The project stems from a research on gender identity and art, I wanted to give my critical vision also from the more political side of my work: in fact it is an exploration of today’s digital culture, of how the digital world takes into account the fluidity of the human being, how gender stereotypes are represented and a series of other clichés about the individual and our identity that are reinforced in online environments. I tried to create an audiovisual work that was provocative, but without the desire to give an answer. It is the result of a personal urgency to bring up this discourse linked to woman-hood, feminism, queerness, and I am especially happy to be able to do it in Italy. In short, it is a disintegration in a visual and digital format of norms that we stick to and spread daily (for example on social media), for the most part in a passive manner and without thinking about it.

So it will be a work of art that does not hide and does not disregard the ideological and political level, do you think it can be read as a provocation, a breaking action?

A provocation maybe yes, my intent is that as well. I’m not sure it’s a real break. It is a reflection on how I see a very mainstream binary culture strictly tied to gender roles. The fact that I can’t find any solution in the end an integral is part of my work, I could define it as oxymoronic: I push the audience as much as I can to reflect, using images from trends, such as memes or viral videos of Donald Trump, and by deconstructing them I try to offer another perspective. I think it is necessary to acknowledge how much the internet can make us superficial, nullifying our depth of thought: it is a trivial example, but how many times do we read a super serious article of politics, finance or news in one internet tab, and in next one we can watch a make up tutorial from the Kardashians. The fact that everything is on the same level makes us unable to give weight to online content.

You worked on the question of splitting between a true ego and a digital ego, between the concrete experience of the “real” life and the immaterial one on the web. Tell us your thoughts.

From my point of view, the idea that there is a separation between the true self and the online is utopian: I believe that digital culture is now so integrated into our lives that the two aspects have become indistinguishable. The internet to me is an extension of our concrete life, even if they are considered on two different levels, real and online are two realities that exist simultaneously and depend on each other. Precisely for this reason it is interesting to analyze how we express ourselves on the internet and explore in which ways we can fight against norms or express our fluidity in an immaterial dimension that still strongly influences our life. In my opinion, social media is seen as a personal and intimate space when in reality it is not: we open up as if it was were because we have a freedom of expression that perhaps we cannot find in the real world.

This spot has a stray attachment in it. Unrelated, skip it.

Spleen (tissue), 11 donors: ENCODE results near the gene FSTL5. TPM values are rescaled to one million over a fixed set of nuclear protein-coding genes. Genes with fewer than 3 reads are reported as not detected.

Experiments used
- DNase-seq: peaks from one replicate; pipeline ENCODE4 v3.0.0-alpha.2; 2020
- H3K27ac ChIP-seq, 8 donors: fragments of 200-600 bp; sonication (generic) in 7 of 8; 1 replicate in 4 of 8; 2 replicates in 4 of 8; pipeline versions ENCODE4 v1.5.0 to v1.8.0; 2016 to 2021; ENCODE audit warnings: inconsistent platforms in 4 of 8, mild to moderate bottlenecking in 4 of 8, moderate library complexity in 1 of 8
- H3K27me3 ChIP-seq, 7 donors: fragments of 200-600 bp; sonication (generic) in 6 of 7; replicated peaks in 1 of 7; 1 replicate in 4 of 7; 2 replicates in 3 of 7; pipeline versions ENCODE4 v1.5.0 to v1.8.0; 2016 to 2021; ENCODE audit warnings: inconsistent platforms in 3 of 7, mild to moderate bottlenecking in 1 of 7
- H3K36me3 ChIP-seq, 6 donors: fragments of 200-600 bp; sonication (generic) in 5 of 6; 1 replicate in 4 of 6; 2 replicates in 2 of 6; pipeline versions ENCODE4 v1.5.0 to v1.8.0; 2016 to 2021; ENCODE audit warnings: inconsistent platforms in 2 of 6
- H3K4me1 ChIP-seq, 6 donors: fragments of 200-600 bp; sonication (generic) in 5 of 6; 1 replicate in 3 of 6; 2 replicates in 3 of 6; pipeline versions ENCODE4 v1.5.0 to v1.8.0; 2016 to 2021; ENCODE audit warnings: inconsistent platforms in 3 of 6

The Internet at the beginning was actually the realization of that “liquid society”, offering an immaterial and potentially infinite space, without borders and with maximum freedom of expression. Now we are witnessing more and more the phenomenon of an internet normalization, which between algorithms and platforms in the hands of a handful of people, is putting a brake on that freedom that has been the revelation of the web. Do you think this could be a threat to the free expression of oneself and one’s own ideas?

It is certainly a delicate subject. The great opportunity offered by the internet was to be able to publish content anonymously for example, the fact that it could let us expose completely with potentially great freedom to address any kind of issue within an online community. I believe that this process is still possible, even if it is inevitable to clash with the capitalist reality of the Internet. If an artist wants to show his works or sell his music, he must turn to those same websites everyone use, because after all it gives you visibility and exposure. Despite this, I believe there are still many possibilities to resist, or to create places of inclusion without being ‘sold off’. I try to do this with my online space called “Art Extremism” and I wrote a sort of manifesto about this.

To close off, would you like to tell us your way of approaching the production of your music and your performances?

For this audiovisual work I am also presenting new music, produced recently. I tend to create everything on my computer with different softwares, which lead my music to have a certain cold, digital side to it, but I always blend it with an emotional component expressed through melodies and chord progressions. Generally I aim to create deep sounds and atmospheres that clash with hard and insistent beats. So, on the one hand the digital “coldness”, on the other the warmth of emotional expression, which is the ultimate human heritage in the digital age. My idea is to create a contrast that can trigger feelings, emotions or a personal reflection in very digitally-sounding production.